The electric car is now the present of the automotive industry. Its breakthrough is bringing about changes in the entire development and production process of a car, beginning with its design. Which elements are eliminated? How can you increase range through design?
We find the answers in the design of CUPRA’s new concept car, the wholly electric Tavascan SUV coupe.
– Aerodynamics is key: “When designing an electric model, the biggest challenge is its aerodynamic efficiency”, explains Alberto Torrecillas, a designer of exteriors at CUPRA. To achieve this, wings and appendages naturally appear on the body of the concept car. “Everything is sculpted intentionally to give the vehicle a soul. There is nothing that looks machine-made; its appendages stand out as muscles that protrude from the body and define the silhouette of CUPRA’s SUV coupe.” This produces less wind resistance and increases the driving range.
– Slimmed down cars: Electric cars add a new, essential element for them to operate – the batteries. And designers must find a dedicated location for them. On the Tavascan they are arranged in the lower part of the vehicle. Due to the weight of the batteries, working with lightweight materials becomes a priority for the designers. “The entire concept car is made with carbon fibre, as this is the material we want to use to represent the concept of ‘lightweight’, said Alberto.
– The wheels, featuring more than just good looks: Weight reduction is directly linked with gaining more range, and this is where the wheels also play a crucial role. In the case of the Tavascan they measure 22 inches in diameter, with copper elements and hubcaps overlaid with carbon fibre to help channel the air and cool the brakes. “When designing an electric car, braking and energy savings are extremely important, and for this reason the wheels are a key component”, emphasises the designer of exteriors at CUPRA.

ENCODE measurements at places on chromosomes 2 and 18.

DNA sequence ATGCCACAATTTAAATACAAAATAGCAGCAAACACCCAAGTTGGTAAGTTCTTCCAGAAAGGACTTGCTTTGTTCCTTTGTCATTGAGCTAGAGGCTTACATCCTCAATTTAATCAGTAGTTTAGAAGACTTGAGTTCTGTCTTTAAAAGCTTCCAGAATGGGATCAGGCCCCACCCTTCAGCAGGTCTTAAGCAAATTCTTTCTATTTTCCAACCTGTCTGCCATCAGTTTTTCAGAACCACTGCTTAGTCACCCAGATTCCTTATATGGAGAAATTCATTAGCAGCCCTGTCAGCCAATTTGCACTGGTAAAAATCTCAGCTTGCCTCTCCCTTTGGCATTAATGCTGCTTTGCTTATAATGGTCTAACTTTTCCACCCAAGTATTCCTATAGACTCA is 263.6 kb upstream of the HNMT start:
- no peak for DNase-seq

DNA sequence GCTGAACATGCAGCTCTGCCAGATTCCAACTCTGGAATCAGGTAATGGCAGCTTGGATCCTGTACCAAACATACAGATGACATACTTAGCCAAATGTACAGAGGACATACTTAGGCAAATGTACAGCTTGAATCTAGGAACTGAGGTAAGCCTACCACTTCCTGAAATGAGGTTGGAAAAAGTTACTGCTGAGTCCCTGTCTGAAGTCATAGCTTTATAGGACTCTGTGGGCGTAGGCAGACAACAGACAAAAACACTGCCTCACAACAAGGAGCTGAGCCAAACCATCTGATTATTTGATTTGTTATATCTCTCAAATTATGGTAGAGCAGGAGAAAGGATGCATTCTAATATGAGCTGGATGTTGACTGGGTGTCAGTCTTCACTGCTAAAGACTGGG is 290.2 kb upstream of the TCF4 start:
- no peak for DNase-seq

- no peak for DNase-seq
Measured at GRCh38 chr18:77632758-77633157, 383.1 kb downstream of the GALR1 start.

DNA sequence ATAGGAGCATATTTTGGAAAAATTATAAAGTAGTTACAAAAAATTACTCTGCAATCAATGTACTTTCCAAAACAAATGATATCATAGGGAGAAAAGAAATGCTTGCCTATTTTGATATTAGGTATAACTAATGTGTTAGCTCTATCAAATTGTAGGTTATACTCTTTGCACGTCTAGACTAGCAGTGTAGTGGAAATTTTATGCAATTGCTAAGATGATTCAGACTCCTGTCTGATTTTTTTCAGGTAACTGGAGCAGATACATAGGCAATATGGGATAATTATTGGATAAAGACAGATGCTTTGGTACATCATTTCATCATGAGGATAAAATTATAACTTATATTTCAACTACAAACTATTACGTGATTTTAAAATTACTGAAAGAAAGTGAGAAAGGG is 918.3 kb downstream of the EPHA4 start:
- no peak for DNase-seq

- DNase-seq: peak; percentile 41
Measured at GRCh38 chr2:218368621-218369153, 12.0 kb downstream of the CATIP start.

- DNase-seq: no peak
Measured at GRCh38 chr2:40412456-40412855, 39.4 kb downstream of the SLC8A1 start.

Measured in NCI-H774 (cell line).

– Revolutionary front and rear ends: If there is one thing that defines the look of new electric models that is its front end, as there is no ventilation grille typically found on all cars equipped with a combustion engine. “The front end concept is entirely new. It is designed with large format, functional air inlets. Two of these shape the breadth of the front end to channel the air, and an air curtain guides and expels it from the bonnet”, says Alberto.
The rear end also loses one of the most recognisable features on a fuel powered car – the exhaust pipe. “This characteristic enables us to achieve perfect symmetry”, the designer points out.
– A challenging interior: The interior of an electric model also presents challenges to the designers. The batteries take up a significant amount of space, but at the same time we have to maintain roominess and comfort in the passenger compartment. “We’ve designed an interior with four sporty, carbon fibre seats to maximise space, and experimented with the lightness of elements such as the dashboard and the two central consoles”, said Marc Franch, a designer of interiors at CUPRA.
Colours and materials also help create a feeling of spaciousness. “We used white napa leather on the seats as well as the top of the floating dashboard to give it a sense of roominess. The ambient lighting, which is exclusive to this concept car, makes the dashboard look suspended in air, contrasting with the black neoprene floor”, comments Frederik Baumann, a designer in the Color&Trim department.
– Many differences, but the same passion: The latest technology, exclusive colours and materials, a clear view of the headlamps; 13 inch, floating, dual orientation central display screen; seats with individual connectivity and an electric kickscooter. What remains the same in the design of a fuel driven CUPRA and an electric CUPRA car?
“The desire to generate a feeling, a passion; we call it the ‘wow’ effect, and it has to be the same for a fuel powered car and an electric one. It’s the philosophy that guides us when designing CUPRA vehicles”, concludes Alberto. A fully electric design featuring 100% CUPRA DNA.